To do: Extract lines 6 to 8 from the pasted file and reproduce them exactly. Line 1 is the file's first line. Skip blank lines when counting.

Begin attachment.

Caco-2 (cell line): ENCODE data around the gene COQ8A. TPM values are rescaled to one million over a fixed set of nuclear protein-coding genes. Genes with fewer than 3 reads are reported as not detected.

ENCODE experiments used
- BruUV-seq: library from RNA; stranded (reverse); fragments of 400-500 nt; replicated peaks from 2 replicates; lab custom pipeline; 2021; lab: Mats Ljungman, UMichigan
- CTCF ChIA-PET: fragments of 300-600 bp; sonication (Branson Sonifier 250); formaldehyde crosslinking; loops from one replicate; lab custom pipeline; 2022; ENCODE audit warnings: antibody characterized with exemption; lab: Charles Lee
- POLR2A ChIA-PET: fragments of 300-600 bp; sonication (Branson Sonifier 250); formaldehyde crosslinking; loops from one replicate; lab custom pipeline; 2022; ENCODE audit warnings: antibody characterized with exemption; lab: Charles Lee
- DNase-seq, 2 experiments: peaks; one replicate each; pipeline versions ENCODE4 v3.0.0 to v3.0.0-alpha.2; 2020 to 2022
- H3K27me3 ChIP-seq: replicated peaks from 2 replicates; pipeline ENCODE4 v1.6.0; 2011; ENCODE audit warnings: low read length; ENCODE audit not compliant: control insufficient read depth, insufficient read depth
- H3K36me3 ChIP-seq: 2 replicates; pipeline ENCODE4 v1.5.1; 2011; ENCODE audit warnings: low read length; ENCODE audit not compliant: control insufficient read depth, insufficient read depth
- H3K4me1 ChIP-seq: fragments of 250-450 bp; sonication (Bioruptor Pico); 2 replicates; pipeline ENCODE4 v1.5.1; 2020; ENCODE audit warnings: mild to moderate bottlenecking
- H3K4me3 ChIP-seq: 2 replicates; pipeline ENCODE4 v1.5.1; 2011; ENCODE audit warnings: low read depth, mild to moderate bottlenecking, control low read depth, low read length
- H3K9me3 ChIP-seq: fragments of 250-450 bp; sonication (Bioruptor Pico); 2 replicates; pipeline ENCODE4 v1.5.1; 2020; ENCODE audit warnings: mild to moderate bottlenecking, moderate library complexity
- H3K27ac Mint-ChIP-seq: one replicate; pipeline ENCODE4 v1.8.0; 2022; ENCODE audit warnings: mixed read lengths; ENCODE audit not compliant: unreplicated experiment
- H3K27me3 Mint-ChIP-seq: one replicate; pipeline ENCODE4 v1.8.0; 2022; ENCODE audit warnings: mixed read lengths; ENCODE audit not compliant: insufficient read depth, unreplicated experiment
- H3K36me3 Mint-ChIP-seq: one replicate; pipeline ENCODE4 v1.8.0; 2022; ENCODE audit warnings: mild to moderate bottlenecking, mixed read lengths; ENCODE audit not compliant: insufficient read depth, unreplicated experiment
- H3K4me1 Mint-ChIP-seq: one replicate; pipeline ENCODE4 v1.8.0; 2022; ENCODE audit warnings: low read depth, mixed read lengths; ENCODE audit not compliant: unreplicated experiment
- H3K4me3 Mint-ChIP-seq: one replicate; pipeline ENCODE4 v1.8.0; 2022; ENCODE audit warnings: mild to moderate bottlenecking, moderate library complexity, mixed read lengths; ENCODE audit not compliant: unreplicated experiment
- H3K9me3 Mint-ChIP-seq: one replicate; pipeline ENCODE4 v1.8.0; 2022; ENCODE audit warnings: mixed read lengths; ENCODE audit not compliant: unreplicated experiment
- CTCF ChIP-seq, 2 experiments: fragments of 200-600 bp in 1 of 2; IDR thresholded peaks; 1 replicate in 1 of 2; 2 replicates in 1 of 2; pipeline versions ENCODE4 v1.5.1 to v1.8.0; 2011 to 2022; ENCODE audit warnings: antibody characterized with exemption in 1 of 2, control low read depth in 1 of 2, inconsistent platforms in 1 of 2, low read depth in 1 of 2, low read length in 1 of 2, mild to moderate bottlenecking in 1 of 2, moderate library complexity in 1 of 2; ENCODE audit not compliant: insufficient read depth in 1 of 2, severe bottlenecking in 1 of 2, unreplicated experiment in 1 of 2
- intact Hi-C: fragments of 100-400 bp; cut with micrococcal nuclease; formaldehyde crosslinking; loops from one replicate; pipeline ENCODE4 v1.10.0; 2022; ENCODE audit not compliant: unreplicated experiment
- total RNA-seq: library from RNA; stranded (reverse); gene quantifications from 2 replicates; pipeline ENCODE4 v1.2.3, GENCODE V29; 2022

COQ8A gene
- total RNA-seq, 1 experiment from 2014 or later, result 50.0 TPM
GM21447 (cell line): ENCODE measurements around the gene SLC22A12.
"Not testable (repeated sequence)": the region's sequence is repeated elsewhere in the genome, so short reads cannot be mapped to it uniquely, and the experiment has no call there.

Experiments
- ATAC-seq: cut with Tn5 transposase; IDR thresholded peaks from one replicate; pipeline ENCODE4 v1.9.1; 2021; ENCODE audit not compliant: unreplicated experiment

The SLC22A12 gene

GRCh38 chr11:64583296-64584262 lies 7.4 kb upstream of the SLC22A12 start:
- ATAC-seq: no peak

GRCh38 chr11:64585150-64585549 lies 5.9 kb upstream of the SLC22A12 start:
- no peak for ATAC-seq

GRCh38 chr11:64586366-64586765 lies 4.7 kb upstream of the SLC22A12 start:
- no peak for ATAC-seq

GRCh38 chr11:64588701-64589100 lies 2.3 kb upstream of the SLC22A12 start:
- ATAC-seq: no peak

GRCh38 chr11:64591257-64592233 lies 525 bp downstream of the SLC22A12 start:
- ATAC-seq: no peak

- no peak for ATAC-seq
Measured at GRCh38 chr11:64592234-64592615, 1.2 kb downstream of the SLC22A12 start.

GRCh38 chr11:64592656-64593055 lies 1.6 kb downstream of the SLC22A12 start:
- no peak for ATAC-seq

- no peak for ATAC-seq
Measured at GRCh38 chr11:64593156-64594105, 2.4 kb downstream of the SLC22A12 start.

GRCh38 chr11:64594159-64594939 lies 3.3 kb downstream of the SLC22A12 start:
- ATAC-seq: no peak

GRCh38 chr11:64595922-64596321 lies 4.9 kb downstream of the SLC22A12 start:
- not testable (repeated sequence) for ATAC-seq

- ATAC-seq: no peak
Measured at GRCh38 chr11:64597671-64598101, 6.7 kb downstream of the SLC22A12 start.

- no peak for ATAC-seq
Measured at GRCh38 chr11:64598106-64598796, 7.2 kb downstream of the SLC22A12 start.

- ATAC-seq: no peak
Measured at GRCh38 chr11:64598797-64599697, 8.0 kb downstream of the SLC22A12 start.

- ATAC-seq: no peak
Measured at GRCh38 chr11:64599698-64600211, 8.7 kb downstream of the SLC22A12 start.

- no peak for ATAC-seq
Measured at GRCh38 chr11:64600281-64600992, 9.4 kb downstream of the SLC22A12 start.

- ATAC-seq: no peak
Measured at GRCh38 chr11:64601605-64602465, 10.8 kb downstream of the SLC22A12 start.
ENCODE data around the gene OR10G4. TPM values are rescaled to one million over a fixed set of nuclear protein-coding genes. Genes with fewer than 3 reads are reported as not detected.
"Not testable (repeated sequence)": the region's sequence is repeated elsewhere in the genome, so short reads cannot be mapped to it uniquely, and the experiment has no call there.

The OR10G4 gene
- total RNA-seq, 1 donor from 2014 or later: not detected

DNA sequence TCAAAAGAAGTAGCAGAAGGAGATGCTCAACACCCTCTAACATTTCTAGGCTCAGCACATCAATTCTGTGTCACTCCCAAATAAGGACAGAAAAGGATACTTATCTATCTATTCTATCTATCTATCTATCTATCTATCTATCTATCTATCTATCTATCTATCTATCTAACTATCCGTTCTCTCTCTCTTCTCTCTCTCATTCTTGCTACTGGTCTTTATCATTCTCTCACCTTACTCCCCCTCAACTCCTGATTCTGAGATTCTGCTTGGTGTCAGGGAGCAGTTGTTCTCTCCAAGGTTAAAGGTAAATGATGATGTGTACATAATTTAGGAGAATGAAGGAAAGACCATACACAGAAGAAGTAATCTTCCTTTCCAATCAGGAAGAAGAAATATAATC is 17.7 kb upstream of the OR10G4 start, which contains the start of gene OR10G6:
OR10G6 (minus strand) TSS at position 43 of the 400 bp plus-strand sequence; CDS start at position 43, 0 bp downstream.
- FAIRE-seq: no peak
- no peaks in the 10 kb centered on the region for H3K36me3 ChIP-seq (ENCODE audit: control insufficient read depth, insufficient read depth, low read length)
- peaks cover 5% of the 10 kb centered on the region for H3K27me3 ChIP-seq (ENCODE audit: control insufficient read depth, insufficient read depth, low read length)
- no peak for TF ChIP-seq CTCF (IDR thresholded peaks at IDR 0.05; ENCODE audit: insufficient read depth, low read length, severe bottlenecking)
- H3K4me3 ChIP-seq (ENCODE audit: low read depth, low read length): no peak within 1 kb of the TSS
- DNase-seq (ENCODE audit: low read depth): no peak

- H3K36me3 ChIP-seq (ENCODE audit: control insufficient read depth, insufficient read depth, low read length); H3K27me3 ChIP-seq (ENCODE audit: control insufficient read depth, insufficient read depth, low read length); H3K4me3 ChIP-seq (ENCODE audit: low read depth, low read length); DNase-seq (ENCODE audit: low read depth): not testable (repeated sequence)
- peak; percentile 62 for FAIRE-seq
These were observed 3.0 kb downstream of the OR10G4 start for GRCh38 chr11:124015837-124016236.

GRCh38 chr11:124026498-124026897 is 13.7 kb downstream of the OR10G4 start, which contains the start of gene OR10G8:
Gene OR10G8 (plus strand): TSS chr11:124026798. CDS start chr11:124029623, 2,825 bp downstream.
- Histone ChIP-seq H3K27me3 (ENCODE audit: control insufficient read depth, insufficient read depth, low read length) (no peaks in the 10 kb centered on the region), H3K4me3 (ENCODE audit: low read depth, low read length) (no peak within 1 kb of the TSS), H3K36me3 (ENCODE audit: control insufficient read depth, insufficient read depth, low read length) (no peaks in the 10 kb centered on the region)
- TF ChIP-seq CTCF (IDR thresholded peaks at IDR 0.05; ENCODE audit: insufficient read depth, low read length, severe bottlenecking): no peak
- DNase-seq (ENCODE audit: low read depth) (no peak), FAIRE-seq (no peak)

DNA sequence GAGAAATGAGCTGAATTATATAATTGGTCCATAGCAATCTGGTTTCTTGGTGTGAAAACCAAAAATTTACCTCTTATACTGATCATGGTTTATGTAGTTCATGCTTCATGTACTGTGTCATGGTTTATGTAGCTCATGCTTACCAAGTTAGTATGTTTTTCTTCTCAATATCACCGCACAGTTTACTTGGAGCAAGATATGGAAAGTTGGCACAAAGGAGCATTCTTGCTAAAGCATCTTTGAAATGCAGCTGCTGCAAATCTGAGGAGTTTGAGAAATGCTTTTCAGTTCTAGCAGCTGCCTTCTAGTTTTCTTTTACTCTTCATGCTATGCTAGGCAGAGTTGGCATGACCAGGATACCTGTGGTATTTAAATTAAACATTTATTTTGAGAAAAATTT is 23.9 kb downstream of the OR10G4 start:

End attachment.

- DNase-seq, 2 experiments: peaks; one replicate each; pipeline versions ENCODE4 v3.0.0 to v3.0.0-alpha.2; 2020 to 2022
- H3K27me3 ChIP-seq: replicated peaks from 2 replicates; pipeline ENCODE4 v1.6.0; 2011; ENCODE audit warnings: low read length; ENCODE audit not compliant: control insufficient read depth, insufficient read depth
- H3K36me3 ChIP-seq: 2 replicates; pipeline ENCODE4 v1.5.1; 2011; ENCODE audit warnings: low read length; ENCODE audit not compliant: control insufficient read depth, insufficient read depth